Total allowance         (£70,000)
The contribution is within the annual allowance, therefore £56k qualifies for the tax relief

What happens if the gross contributions are above the relevant earnings or annual allowance available?

The additional amount is added to the total income, on top of other income, therefore it is chargeable to income tax at the highest rate that the individual pays.

This is called the annual allowance charge.

Annual allowances only start to accumulate in the first year that an individual makes a contribution.

Illustration 4:

Sally is self employed. 

Her trading income for the year ended 05/04/2019 were £60,000.

Sally made contributions of £56,000 (gross) into a personal pension scheme during the tax year 18/19.

She has made gross pension contributions of £39,000 per annum for the last 10 years.

  • How much of the pension contribution qualifies for relief?

  • How much will result in an annual allowance charge?

  • What is the income tax liability of Sally?

Solution:

Sally’s relevant earnings are the higher of £3,600 and £60,000:

  • Relevant earnings: £60,000

  • Therefore, the pension contribution is within 100% of relevant earnings.

  • However, is the contribution within the annual allowance?

Current year annual allowance £40,000
15/16 b/f annual allowance 40,000 - 39,000 £1,000
16/17 b/f annual allowance 40,000 - 39,000 £1,000
17/18 b/f annual allowance 40,000 - 39,000 £1,000
Total allowance £43,000
Gross contribution    £56,000
Total allowance         (£43,000)
Annual allowance charge  £13,000
Total income
Trading income £60,000
Annual allowance charge   £13,000
Total income £73,000

Basic Band extension:  £34,500 + £56,000 = £90,500

Income tax liability:

Total income £73,000
Less P.A. (£11,850)
Taxable income £61,150

£61,150 * 20% = £12,230

Tapered annual allowance

  • If AI (Adjusted Income) is more than £150,000 then the CURRENT year Allowance is a tapered allowance

  • It means that the normal annual allowance of £40,000 is reduced by £1 for every £2 by which a person’s adjusted income exceeds £150,000, down to a minimum tapered annual allowance of £10,000.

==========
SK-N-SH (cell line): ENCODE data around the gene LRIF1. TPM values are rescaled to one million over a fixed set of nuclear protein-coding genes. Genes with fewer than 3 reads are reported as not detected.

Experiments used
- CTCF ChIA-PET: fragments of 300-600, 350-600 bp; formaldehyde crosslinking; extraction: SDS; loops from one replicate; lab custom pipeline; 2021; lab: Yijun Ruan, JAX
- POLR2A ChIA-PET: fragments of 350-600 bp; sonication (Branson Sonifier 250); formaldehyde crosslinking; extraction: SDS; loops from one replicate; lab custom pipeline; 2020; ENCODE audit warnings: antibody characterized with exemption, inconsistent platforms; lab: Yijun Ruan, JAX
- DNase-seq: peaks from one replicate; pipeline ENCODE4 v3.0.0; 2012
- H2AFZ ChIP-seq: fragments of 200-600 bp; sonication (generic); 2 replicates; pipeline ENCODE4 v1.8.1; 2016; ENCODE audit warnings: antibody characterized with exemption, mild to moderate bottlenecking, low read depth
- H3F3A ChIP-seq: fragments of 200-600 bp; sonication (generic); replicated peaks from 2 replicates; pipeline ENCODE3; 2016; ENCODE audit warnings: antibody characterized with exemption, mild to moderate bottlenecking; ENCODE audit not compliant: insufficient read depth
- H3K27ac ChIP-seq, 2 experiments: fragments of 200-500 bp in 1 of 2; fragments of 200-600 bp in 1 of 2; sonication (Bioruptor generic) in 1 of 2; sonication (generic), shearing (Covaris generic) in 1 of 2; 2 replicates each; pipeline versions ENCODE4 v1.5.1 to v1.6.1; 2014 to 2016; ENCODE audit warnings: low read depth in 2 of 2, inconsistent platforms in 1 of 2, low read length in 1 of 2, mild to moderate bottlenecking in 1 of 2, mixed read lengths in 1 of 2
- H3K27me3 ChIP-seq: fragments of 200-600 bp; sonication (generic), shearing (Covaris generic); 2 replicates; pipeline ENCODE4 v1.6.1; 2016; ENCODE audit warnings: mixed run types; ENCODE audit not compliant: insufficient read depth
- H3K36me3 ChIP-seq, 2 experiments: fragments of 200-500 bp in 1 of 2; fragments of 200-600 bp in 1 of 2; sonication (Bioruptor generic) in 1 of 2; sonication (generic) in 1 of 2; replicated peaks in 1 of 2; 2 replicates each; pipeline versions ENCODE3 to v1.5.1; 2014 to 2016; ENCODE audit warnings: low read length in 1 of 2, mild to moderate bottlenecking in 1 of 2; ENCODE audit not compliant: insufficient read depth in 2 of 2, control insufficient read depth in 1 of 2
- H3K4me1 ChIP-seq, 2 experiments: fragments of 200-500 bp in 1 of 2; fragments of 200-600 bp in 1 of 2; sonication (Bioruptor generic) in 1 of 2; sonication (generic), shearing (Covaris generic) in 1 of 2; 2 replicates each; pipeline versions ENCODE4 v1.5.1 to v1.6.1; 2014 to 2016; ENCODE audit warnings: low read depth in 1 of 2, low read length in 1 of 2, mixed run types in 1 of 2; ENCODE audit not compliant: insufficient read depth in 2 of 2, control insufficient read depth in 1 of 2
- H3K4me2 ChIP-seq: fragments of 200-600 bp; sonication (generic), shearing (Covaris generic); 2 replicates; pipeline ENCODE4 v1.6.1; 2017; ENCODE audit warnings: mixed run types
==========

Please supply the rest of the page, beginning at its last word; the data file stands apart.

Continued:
This is similar to how personal allowances are reduced, except the adjusted income, in this case, needs to be £150,000 to reduce, not £100,000.

    Therefore, a person with the adjusted income of £210,000 or more will only be entitled to an annual allowance of £10,000 (£40,000 – ((£210,000 – £150,000)/2) = £10,000). 

    Tapering applies on a tax year basis, so a taxpayer with variable income might find themselves entitled to the full £40,000 annual allowance for some years, and a tapered annual allowance in other years. 

    For example if the taxpayer only has adjusted income of £100,000 then they will be entitled to the full £40,000 but  if the taxpayer has adjusted income of £160,000 - then they will be entitled to (£160,000 - £150,000 = £10,000/2 = £5,000, A.A. £40,000 - £5,000 = £35,000 annual allowance available.

    A.I. for self employed = Net income

    A.I. for employed = Net income + Employer contributions to pension scheme + Employee contributions to pension scheme

    Remember that it is only the 2016/17, 2017/18 and 2018/19 annual allowances that you will apply this tapering to, the other allowances are always given in full .

  • If the annual allowance is not fully used in any tax year, then it is possible to carry forward any unused allowance for up to three years on a FIFO basis.

    For this exam, you will be carrying forward annual allowances from 2015/16 onwards based on the £40,000 that was applicable in that year.

    If there is any annual allowance remaining from 2018/19, after the tapering has been done to the allowance, this can also be carried forward in the normal way.

    General rule carry forward is only possible if a person is a member of a pension. scheme for a particular tax year.

    Therefore, for any year in which a person is not a member of a pension scheme the annual allowance is lost.

Illustration ANI < £150,000

Peter has made the following gross personal pension contributions:

2015/16 £32,000
2016/17 £31,000
2017/18 £19,000
2018/19 £48,000

Peter's adjusted income for the tax year 2018/19 is £140,000.

Will Peter be subject to an annual allowance charge?

Solution

No, Peter will not be subject to an annual allowance charge.

The pension contribution of £48,000 for 2018/19 has used all of Peter’s annual allowance of £40,000 for 2018/19 and 
£8,000 (48,000 – 40,000) of the unused allowance of £8,000 (40,000 – 32,000) from 2015/16. 

Unused allowances to carry forward to 2019/20: 
£9,000 (40,000 – 31,000) from 2016/17

£21,000 (40,000 – 19,000) from 2017/18.

Illustration ANI>£150,000

Chirag has made the following gross personal pension contributions:

2015/16 £32,000
2016/17 £31,000
2017/18 £19,000
2018/19 £8,000

His adjusted income for the year is £250,000. This is the first time that his AI has been above £150,000.

Will Chirag be subject to an annual allowance charge?

Solution

Yes.

Chirag’s tapered annual allowance for 2018/19 is the minimum of £10,000 because his adjusted income exceeds £210,000.

His contribution this year is only £8,000 - therefore it is within the tapered annual allowance of £10,000 and he will have £2,000 to carry forward to 2019/20.

Unused allowances to carry forward to 2019/20:
of £9,000 (40,000 – 31,000) from 2016/17,
£21,000 (40,000 – 19,000) from 2017/18
£2,000 (£10,000 – £8,000) from 2018/19.